February 1935 Short Wave Craft
People old and young enjoy waxing nostalgic about and learning some of the history of early electronics.
Short Wave Craft was published from 1930 through 1936. All copyrights are hereby acknowledged. See all articles
from Short Wave Craft.
This article from an issue of Short
Wave Craft shows that the necessity for Morse code in order for amateur radio operators to ply
their hobby was in question as early as 1935. Elimination of the requirement to demonstrate
proficiency in Morse code when earning an Amateur Radio license did not formally begin until
1991 - nearly 60 years later - when the 5-words-per-minute code test for the
entry-level Technician level license was removed. It was done so to prevent scaring off potential
newcomers who might otherwise seek an operator's license. Licensee numbers had been on the decline
for years prior and with cellphones for ubiquitous communications on the horizon, the need for code
skills were no longer deemed essential as part of the ARRL's charter to provide assistance with
communications during emergency and wartime scenarios. The FCC dropped the Morse code requirement
for all license levels in
2007, which does not sit well with many old-timers. I know a Ham who has been an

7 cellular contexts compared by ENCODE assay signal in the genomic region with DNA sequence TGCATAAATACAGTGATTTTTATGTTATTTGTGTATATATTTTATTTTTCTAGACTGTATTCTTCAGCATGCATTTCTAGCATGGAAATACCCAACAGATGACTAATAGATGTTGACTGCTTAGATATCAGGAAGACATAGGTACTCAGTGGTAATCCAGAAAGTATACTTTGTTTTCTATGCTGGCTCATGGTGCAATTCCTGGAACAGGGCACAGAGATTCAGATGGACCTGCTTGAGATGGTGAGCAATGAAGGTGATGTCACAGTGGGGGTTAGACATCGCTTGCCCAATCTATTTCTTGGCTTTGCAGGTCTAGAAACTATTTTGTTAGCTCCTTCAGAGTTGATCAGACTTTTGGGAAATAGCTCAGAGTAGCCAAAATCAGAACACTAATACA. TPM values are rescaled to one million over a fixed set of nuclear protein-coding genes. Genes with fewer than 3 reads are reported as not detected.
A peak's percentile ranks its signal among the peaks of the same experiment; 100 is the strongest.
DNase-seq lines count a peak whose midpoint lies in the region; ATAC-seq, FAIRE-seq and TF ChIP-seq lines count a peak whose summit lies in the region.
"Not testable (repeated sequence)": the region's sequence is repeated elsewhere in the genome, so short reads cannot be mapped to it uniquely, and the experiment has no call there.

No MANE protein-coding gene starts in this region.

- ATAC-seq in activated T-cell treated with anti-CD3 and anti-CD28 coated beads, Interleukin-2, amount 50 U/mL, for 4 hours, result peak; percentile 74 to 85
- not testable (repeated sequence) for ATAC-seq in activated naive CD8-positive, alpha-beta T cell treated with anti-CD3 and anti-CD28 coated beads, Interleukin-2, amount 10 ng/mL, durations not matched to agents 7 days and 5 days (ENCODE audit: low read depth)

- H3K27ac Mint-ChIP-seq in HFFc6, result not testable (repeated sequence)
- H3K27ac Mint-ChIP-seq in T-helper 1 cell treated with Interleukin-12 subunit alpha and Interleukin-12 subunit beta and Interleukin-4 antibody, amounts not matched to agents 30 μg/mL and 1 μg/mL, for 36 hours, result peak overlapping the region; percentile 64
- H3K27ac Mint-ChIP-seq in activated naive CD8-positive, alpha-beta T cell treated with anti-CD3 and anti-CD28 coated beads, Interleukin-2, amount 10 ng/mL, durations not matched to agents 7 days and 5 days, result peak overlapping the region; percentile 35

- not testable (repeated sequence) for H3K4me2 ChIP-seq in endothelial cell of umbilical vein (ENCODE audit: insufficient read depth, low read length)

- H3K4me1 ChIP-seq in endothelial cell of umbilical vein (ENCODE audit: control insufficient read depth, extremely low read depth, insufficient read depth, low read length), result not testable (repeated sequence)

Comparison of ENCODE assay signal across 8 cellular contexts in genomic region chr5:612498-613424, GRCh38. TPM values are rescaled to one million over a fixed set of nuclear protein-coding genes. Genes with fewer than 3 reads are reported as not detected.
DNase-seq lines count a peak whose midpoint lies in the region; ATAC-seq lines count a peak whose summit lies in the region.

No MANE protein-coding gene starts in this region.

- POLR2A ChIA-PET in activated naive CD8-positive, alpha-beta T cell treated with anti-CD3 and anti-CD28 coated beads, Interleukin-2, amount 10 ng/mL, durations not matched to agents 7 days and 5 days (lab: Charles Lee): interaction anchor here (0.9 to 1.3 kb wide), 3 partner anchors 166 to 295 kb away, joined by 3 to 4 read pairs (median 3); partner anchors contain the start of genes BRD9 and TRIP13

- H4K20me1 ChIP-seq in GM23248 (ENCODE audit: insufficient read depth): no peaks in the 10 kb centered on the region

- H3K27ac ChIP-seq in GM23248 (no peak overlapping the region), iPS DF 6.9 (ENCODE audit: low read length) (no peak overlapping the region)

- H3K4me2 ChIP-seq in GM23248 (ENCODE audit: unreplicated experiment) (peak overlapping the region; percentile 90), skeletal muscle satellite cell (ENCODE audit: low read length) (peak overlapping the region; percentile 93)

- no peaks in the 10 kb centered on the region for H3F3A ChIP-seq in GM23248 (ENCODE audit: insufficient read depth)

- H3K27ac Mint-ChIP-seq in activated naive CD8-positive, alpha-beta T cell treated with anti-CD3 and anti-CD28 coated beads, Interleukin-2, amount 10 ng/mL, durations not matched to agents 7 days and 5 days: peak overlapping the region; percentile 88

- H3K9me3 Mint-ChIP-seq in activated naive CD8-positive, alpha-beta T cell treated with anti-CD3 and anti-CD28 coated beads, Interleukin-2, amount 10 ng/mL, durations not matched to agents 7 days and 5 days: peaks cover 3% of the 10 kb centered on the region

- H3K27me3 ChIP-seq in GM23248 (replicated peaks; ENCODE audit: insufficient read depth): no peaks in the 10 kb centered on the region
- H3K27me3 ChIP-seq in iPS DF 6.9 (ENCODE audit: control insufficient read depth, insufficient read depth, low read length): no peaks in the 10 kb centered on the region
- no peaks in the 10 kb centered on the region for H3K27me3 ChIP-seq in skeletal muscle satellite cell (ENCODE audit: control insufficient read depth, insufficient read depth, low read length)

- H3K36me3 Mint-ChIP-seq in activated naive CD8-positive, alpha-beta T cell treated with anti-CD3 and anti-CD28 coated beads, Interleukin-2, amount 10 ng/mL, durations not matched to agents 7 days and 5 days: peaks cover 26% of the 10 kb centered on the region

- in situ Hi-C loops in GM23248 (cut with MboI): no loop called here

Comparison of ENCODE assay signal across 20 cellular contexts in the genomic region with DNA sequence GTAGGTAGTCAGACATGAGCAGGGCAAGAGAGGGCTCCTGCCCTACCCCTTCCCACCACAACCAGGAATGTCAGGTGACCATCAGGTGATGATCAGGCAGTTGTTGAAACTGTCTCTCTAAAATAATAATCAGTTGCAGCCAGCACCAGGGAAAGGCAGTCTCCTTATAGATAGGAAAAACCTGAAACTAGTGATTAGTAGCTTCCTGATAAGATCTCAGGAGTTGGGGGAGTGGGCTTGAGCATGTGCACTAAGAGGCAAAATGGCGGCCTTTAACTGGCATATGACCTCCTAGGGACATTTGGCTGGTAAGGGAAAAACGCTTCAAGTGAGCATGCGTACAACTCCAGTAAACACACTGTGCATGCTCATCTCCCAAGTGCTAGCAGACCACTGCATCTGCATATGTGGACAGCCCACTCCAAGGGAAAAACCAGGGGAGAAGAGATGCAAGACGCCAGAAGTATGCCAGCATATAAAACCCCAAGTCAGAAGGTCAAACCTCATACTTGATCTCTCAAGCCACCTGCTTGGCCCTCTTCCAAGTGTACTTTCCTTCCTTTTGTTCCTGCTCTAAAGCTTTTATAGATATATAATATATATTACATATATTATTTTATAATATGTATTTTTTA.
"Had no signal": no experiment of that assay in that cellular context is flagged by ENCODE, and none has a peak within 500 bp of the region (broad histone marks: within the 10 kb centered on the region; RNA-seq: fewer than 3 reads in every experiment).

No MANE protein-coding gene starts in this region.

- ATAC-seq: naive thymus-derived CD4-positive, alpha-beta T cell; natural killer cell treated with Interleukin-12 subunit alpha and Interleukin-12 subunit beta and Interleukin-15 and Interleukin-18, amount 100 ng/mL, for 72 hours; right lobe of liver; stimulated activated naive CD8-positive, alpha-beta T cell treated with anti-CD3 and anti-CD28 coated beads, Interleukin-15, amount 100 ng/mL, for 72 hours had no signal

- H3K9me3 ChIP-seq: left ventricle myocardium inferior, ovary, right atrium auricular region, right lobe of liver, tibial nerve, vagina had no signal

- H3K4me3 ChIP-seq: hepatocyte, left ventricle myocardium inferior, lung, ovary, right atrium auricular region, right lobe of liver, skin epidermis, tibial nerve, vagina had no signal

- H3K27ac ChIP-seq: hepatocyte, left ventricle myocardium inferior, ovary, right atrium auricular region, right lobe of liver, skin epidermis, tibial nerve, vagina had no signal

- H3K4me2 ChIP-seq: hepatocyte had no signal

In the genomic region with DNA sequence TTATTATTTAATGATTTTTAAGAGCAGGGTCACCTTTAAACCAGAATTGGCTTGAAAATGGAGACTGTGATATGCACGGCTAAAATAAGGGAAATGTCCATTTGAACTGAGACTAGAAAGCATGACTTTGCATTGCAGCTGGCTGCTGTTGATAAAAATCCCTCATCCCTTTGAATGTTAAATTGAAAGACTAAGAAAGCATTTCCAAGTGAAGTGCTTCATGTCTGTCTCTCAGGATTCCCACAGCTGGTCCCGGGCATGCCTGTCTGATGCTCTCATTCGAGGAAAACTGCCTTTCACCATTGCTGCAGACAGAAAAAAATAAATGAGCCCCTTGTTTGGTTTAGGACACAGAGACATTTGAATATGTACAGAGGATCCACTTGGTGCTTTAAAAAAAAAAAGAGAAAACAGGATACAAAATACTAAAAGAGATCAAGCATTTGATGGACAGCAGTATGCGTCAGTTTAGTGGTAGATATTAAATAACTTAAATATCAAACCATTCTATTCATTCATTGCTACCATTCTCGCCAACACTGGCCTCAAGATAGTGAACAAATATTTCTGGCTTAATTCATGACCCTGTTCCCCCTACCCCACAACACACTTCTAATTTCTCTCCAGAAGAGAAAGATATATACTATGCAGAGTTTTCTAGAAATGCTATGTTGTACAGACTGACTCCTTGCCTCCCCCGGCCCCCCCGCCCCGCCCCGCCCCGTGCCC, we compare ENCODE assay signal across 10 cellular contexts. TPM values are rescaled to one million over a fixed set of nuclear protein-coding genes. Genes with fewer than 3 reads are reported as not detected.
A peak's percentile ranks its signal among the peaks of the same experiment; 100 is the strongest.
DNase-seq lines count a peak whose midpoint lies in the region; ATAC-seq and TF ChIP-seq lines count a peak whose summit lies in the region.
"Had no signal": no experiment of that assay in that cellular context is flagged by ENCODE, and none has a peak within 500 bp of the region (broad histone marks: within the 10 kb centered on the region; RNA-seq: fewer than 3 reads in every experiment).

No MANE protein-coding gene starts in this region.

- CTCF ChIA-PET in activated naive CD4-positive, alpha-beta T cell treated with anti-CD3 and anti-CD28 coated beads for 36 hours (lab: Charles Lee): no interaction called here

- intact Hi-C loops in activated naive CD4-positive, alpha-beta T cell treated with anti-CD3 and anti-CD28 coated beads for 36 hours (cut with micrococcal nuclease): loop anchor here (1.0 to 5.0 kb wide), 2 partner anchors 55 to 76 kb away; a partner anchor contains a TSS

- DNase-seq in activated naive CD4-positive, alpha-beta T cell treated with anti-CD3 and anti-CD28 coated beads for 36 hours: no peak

ARRL "Life Member" since the cost was $120 (today it will set you back
$1,225), and he refers to
"codeless" amateur licensees as "10-4-Good-Buddy Hams" (i.e., glorified
CBers). I think it's funny even though I fall into that category.
Short Wave League: Code Test Below 6 Meter Must Go!
Editor, Short Wave Craft (aka Hugo Gernsback):
I wish you would kindly print the following regarding the "Code or No Code" controversy:
Two people within hearing distance of each other cannot make themselves understood without the aid
of a telegraph key.
Q. Why not? Don't they both speak the same language?
A. Yes, but even if they didn't they would still need an interpreter.
Q. Then why do they need a key?
A. It's an old "Spanish" custom.
Q. But why don't they hold their conversation with their voices '?
A. It's too simple and easy. The more difficult way is the best. Besides, they both can use a key.
Q. Strange! What manner of people are these?
A. They are what are known as "Hams". A very jealous and clannish tribe, most of them, inclined to
be backward, and against progress; and very much addicted to "code."
Q. What is "code?"?
A. An old and obsolete method of expressing one's self for great distances over the air before the
discovery of the modulated wave.
Q. What is a modulated wave ?
A. A means of transmitting speech over the air for great distances.
Q. Which method will cover the greatest distance?
A. Under the same given conditions the code - or C.W. waves - will carry further with more consistent
Q. Can phone transmission be perfected so that it will equal or better the performance of the C.VV.
A. Nothing is impossible. When this comes to pass you will see the telegraph, key buried without
any false sentimentality
Posted January 6, 2017